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LISTEN: 10 Post-Dubstep Artists Who Matter


With the tense, negative-space drama of his eponymous debut album haunted by his own palpably vulnerable voice, James Blake has played the coy illusionist, transforming dubstep – perhaps the most doggedly hermetic dance music of the past decade – into a potentially open-ended haven for a new generation of singer-songwriters.

Canny trick, sure. But Blake is just one of many artists who populate a movement now loosely referred to as “post-dubstep,” a term that encompasses Jamie xx’s revelatory revision of Gil Scott-Heron’s I’m New Here, Joker & Ginz’s steely yet blown-out G-funk, Rusko’s loutish “brostep,” Star Slinger’s hypnotic soul loops, and not least the gobsmackin’ bullet-time breakdown in Britney Spears’ “Hold It Against Me.”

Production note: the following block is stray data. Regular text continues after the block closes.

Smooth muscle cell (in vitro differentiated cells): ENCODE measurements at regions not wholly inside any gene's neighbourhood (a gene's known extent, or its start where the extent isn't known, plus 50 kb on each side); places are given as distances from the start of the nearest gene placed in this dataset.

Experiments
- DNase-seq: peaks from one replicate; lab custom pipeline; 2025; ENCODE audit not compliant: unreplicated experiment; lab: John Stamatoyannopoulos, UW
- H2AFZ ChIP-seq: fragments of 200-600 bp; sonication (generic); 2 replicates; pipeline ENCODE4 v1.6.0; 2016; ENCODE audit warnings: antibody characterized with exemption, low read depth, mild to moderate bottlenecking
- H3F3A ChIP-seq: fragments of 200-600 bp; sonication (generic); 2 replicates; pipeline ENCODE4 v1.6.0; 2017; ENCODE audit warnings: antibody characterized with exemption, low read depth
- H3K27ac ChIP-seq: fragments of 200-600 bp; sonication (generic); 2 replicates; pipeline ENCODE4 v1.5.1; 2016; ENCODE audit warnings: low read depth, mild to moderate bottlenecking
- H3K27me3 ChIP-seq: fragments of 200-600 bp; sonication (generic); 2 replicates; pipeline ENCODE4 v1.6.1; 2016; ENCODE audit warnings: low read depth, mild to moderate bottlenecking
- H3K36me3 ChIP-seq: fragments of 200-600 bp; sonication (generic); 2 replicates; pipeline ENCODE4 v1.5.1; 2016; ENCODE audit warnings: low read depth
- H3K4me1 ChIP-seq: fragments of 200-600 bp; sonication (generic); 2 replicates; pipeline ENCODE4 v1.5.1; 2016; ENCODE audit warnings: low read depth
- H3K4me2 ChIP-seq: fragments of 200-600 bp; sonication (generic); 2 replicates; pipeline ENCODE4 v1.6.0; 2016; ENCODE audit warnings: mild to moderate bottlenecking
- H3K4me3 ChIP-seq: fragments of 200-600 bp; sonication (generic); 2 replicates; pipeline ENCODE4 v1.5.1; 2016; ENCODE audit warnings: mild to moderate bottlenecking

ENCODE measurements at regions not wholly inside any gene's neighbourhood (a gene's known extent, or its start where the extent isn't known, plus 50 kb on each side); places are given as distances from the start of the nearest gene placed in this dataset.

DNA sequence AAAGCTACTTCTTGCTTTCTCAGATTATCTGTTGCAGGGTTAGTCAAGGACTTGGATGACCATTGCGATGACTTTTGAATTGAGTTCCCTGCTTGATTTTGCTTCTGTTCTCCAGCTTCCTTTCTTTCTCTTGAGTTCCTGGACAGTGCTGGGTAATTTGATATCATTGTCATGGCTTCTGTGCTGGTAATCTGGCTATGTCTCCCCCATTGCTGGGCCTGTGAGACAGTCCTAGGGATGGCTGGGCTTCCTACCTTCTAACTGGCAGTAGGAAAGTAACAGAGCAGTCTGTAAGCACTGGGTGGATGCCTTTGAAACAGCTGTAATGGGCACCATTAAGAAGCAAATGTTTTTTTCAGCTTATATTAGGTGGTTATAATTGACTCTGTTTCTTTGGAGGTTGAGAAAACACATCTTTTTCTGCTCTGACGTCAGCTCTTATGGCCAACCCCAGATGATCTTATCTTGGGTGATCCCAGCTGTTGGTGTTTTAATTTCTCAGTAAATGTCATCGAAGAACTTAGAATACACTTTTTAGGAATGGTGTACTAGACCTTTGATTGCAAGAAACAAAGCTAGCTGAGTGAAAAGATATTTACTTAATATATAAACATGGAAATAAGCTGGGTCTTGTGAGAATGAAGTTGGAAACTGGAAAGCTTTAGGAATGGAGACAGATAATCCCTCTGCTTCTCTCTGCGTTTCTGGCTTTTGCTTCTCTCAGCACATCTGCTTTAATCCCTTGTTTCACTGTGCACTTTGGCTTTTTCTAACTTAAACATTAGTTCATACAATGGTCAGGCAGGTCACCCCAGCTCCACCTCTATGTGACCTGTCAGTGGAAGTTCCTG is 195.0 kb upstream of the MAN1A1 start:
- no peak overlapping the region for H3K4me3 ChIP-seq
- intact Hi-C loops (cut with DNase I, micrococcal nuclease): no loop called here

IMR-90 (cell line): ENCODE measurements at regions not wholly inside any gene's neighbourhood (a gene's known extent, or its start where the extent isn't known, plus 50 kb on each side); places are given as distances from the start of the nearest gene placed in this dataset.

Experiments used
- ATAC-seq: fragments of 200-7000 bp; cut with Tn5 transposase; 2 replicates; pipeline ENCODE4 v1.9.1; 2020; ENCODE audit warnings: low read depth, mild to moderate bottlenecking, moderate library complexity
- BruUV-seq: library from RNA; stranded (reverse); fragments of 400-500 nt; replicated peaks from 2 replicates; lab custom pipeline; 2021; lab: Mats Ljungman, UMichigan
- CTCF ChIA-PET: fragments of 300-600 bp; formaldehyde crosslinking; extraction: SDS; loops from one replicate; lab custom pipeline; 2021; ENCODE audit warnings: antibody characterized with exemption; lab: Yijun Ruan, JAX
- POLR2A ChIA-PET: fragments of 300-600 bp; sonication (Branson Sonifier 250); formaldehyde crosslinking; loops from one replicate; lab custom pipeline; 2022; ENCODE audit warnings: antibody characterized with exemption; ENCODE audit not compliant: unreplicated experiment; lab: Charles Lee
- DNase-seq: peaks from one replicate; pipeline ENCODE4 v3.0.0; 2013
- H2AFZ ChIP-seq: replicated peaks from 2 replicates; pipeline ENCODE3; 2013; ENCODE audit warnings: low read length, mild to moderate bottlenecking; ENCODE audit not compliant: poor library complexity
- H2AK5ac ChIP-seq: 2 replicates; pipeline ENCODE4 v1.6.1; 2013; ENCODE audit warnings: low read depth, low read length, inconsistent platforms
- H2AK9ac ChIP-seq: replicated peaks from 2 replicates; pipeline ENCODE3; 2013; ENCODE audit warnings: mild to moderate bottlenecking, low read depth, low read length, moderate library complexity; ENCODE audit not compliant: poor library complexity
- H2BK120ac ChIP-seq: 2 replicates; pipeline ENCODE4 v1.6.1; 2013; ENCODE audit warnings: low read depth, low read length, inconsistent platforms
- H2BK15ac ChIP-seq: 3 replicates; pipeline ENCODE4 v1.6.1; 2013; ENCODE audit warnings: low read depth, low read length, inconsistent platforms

Below is a look at more of post-dubstep’s prime movers:


    As individuals, Ollie “Skream” Jones and “Benga” Adejumo have been around since dubstep emerged from an early-2000s weed haze of chest-caving sub-bass. But both remain restless innovators, nudging the music into the pop realm without sacrificing its essence, most notably via Skream’s remixes of La Roux and Bat for Lashes, Benga’s eerie tracks “Rock Music” and “Night” (with Coki), his album Diary of an Afro Warrior, and the duo’s ambitious, if sketchy, debut as Magnetic Man (with fellow producer Artwork), featuring sleekly soaring singles “I Need Air” and “Perfect Stranger.”

    LISTEN: La Roux, “In For The Kill (Skream’s Let’s Get Ravey Remix)”

    LISTEN: Magnetic Man, “I Need Air (Redlight Remix)”

    LISTEN: Benga, “Rock Music”

  • KODE9